Rhead American (1858-1926)
|Plate: PM. 30
|Title: Cassell's Magazine
Original lithograph from the "Das
Moderne Plakat" series, View
entire collection (50)
Printed by Verlag von Gerhard Kuhtmann, Dresden, 1897.
Presented in 16 x 20 in. acid free, archival museum mat, with framing
labels. Ready to frame. Shipped boxed flat.
Certificate of Authenticity.
See our Terms of Sale
|Plakat Sheet Size:
||8 1/2 in x 11 1/4 in
||21 cm x 29 cm
|Price: $350.00 USD
"Rhead was one of the first poster artists to gain an international
reputation. Born in England he was quite active in London, New York
and Paris with equal success: his exhibition of posters in New York
in 1895 was America's first, and was well received. He was heavily
influenced by Grasset, whom he admired and met while in Paris"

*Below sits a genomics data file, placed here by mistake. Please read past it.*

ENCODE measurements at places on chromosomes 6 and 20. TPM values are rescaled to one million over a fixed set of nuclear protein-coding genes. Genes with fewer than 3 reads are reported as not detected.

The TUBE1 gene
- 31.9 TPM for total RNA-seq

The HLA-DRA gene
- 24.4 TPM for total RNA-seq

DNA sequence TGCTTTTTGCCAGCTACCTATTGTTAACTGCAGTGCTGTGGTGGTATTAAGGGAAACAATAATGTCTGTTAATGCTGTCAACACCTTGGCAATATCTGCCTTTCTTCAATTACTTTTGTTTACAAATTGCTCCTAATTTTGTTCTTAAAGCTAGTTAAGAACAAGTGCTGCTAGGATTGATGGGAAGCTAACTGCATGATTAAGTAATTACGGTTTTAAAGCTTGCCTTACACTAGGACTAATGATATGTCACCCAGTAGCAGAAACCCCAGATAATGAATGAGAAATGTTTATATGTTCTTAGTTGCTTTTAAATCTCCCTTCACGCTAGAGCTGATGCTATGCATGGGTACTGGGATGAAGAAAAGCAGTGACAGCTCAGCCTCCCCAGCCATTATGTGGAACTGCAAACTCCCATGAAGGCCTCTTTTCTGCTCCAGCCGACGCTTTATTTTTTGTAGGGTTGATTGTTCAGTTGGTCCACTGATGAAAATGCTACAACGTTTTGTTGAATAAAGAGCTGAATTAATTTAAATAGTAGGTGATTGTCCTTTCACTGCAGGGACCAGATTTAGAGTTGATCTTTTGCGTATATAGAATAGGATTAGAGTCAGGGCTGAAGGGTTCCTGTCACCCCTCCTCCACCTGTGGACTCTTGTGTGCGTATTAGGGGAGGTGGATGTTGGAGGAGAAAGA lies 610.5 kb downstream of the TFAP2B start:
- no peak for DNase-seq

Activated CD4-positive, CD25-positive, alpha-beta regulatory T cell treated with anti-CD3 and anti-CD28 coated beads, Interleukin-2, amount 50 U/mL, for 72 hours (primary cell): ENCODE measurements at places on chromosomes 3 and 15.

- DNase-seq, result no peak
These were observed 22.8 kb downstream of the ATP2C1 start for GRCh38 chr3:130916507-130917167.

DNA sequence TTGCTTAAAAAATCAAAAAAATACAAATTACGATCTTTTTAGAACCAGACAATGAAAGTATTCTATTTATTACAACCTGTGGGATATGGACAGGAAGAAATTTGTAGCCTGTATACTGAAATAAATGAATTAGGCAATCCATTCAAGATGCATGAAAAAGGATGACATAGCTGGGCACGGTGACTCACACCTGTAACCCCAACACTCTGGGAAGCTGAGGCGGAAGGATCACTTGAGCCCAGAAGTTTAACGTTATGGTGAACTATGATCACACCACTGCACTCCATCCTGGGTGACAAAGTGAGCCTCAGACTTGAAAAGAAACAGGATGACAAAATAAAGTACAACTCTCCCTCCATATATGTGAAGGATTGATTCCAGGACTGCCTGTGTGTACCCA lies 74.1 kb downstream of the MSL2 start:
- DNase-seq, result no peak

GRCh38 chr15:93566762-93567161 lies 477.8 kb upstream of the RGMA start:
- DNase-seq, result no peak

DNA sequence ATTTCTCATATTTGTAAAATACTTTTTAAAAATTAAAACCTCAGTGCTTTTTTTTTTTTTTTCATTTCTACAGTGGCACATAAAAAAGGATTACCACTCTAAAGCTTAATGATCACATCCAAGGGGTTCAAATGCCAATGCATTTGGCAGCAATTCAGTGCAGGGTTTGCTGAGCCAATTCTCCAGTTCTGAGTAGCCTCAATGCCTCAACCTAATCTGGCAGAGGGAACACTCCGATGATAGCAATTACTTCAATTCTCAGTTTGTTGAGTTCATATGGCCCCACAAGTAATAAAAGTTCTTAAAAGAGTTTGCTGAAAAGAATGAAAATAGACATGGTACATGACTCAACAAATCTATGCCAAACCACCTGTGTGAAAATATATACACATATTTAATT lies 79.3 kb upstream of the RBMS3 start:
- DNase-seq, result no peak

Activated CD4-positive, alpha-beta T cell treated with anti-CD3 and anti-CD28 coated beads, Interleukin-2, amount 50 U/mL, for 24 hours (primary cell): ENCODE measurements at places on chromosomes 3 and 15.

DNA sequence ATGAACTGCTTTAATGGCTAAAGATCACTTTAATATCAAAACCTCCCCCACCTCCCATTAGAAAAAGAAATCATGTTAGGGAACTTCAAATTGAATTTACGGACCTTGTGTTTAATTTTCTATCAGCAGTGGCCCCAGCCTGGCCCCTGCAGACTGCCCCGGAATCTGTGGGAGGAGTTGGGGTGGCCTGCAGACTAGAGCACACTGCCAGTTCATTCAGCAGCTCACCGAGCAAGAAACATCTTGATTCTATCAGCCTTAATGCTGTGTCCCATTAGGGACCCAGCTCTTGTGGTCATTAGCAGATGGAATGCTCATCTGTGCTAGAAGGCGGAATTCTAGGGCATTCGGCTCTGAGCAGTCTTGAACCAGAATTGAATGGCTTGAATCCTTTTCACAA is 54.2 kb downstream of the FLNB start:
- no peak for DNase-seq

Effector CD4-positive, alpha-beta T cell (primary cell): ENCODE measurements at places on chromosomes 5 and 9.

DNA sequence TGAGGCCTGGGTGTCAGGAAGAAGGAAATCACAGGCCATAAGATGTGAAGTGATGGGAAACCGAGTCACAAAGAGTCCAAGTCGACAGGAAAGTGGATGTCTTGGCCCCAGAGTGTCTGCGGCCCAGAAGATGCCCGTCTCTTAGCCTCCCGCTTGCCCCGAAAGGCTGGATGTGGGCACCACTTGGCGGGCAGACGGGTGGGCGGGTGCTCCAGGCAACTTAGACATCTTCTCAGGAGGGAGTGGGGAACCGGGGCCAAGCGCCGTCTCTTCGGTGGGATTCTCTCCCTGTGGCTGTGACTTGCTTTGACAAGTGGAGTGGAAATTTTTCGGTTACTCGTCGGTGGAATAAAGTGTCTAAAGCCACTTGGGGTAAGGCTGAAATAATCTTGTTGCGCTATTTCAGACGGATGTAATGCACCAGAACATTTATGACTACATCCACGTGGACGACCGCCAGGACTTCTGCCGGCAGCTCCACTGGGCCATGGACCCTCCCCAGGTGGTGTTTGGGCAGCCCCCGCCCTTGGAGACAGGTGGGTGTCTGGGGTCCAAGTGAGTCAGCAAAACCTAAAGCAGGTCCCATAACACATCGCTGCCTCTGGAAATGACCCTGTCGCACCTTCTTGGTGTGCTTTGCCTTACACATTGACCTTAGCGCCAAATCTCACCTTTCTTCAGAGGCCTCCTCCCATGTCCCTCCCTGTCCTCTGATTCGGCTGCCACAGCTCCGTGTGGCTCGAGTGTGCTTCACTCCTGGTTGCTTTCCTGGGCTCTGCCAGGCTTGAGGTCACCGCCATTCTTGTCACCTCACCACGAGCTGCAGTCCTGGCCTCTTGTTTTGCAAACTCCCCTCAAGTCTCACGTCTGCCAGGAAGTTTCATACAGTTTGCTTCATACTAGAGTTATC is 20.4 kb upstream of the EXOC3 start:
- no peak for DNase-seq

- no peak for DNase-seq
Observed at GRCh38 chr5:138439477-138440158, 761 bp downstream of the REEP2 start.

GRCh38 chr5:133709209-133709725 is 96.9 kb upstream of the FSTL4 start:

(Rennert, PAI-XXVI 513)
"Rhead always paid close attention to the decorative side of
poster design... It all adds up to virtually all the ingredients of
art nouveau, which was just coming into vogue. Rhead was the only
American artist to achieve the distinction of having a solo exhibition
of his poster work both in London (1896) and in Paris (1897)... Born
in England, Rhead arrived in New York in 1883 to work for publisher
D.Appleton. Independently, he also designed book covers and bindings,
and even contributed patterns for art needlework to women's magazines.
His first poster proved him to be a master. He understood lithography
and made his designs easy on the printer. Perhaps for that reason,
he was avidly sought after to design posters for newspapers and periodicals"
"Founded in 1867 as Cassell's Fiction Magazine, the sixpenny
monthly magazine of the publisher and temperance advocate John Cassell
(1817-1865) became Cassell's Family Magazine in 1874, Cassell's Magazine
in 1897, and, after 1912, Cassell's Magazine of Fiction, a pulp. The
magazine was edited by H.G. Bonavia Hunt 1874-1896, Max Pemberton
1896-1905, David Williamson 1905-Nov 1908, Walter Smith Dec 1908-1912,
and Newman Flower 1912-1922. Acquired by the Amalgamated Press in
1927, it merged with The Storyteller Magazine in 1932." (conradfirst.net)